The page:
Saturday, 4th February, 2017
A new progam is being launched to help people who struggle with mental illness connect with each other and the community.
The idea behind the project is that having friends and things to do is good for mental health.
People who have experienced mental illness will be employed as peer support workers to reach out and link people to community activities, particularly in the evenings and on weekends.
This will involve things like going for a swim, to the movies or a communal dinner.
The ‘Connections’ project is a joint effort between the Far West Local Health District, GROW and Mission Australia .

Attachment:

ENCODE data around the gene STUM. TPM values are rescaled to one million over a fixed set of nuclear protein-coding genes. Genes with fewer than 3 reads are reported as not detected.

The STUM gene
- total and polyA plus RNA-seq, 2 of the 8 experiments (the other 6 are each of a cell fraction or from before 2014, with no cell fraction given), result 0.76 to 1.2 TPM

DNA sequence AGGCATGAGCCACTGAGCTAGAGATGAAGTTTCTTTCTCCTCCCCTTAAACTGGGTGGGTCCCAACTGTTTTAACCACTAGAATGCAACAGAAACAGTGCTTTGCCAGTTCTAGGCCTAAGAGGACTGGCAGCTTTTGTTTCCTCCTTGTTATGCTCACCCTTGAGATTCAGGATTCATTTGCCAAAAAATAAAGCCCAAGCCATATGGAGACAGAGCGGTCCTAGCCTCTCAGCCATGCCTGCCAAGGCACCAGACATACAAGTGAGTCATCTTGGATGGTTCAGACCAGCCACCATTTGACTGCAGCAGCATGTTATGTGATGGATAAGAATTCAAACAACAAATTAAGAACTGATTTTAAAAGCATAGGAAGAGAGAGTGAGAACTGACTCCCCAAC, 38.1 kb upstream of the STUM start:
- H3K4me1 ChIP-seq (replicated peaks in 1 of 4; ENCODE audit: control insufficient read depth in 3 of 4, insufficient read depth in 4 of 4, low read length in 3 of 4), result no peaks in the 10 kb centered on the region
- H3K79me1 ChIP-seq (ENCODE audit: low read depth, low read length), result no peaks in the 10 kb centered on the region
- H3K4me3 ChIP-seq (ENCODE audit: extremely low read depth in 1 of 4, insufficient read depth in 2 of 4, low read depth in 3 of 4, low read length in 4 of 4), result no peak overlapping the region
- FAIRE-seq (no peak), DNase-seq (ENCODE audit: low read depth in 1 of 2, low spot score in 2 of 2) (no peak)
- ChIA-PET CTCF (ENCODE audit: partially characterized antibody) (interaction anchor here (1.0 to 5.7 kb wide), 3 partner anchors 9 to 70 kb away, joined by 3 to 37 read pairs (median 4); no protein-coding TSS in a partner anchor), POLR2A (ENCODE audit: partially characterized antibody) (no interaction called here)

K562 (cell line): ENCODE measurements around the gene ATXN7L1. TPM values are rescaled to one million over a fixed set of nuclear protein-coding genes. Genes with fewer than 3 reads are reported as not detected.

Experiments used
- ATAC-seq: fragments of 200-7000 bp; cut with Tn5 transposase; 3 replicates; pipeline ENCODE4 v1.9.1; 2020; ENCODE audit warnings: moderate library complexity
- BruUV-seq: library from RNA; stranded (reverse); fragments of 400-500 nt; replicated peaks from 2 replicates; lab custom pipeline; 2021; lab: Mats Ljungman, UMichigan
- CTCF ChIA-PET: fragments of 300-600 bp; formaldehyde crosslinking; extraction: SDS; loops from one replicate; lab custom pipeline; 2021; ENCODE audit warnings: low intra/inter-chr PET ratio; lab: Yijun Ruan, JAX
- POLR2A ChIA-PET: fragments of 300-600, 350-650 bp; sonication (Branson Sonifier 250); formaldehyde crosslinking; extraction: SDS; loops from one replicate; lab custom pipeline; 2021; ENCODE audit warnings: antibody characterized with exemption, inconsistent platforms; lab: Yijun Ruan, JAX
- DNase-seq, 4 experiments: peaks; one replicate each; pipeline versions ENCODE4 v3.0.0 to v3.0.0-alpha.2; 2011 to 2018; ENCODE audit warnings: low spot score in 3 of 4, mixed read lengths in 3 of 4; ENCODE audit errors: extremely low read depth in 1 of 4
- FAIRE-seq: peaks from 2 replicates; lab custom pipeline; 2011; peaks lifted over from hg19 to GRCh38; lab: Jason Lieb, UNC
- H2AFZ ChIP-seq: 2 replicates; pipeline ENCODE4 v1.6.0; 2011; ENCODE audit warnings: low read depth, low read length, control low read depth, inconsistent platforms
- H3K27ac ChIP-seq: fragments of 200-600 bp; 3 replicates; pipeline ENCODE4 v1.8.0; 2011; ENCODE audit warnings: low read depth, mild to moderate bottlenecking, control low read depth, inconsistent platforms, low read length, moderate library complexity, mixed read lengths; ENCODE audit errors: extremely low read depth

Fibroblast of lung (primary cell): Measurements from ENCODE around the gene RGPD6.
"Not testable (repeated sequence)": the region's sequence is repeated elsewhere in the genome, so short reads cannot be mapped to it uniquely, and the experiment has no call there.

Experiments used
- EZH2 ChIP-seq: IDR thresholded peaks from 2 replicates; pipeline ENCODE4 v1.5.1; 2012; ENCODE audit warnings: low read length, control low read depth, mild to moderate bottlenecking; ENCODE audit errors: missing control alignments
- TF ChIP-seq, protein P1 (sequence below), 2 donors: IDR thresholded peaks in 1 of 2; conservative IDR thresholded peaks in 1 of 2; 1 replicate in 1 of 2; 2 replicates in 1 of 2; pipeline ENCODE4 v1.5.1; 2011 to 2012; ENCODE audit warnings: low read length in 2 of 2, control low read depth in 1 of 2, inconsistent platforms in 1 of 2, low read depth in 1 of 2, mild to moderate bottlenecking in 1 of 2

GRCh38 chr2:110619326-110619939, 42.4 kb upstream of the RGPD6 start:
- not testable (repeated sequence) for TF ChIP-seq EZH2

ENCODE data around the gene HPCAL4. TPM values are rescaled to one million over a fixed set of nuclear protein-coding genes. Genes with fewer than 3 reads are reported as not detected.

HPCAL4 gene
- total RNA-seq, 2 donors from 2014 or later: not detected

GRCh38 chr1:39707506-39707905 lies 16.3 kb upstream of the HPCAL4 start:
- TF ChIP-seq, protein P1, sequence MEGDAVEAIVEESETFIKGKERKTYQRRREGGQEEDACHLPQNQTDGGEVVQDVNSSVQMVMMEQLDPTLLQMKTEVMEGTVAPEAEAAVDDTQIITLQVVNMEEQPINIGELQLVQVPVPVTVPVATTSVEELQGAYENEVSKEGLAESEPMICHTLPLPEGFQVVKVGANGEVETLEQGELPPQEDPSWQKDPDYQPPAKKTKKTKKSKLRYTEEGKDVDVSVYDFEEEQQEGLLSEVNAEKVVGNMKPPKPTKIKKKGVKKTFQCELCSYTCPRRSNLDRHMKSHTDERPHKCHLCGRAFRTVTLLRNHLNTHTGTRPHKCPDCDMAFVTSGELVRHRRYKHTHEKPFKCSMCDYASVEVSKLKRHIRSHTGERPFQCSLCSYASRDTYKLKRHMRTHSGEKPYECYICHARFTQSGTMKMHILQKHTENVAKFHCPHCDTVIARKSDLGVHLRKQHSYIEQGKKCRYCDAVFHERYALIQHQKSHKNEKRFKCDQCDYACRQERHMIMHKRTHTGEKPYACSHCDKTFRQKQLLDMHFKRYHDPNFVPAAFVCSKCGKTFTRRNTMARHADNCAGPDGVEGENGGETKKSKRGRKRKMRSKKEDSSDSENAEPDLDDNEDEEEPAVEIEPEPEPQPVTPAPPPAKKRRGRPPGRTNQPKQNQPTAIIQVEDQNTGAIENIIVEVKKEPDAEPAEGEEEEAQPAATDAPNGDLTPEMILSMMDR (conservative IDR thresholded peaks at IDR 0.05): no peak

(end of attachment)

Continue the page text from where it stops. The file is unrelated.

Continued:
“We did some brainstorming and thought about what the community needed most,” said Susan Daly, a director of the local health service.
“We came up with the idea that certain people are more socially isolated and with services only offered during business hours, they needed something to help connect,” she said.
“We are now looking for Peer Support Workers with lived experience of mental illnes who have recovered or are in the recovery process.
“They need to be passionate about helping others and know the community.
“Peer Support Workers have an enormous amount of credibility with their peers, they can often build trust when trust doesn’t come easily.”
Information sessions about Peer Support Workers roles will be held on Thursday, February 9 at noon and 6pm at Thyme on Argent.
At these sessions, representatives of the project team will explain the Connections project, the Peer Support Worker role and the recruitment process.
Everyone who has experienced a degree of recovery from mental illness will be eligible to apply.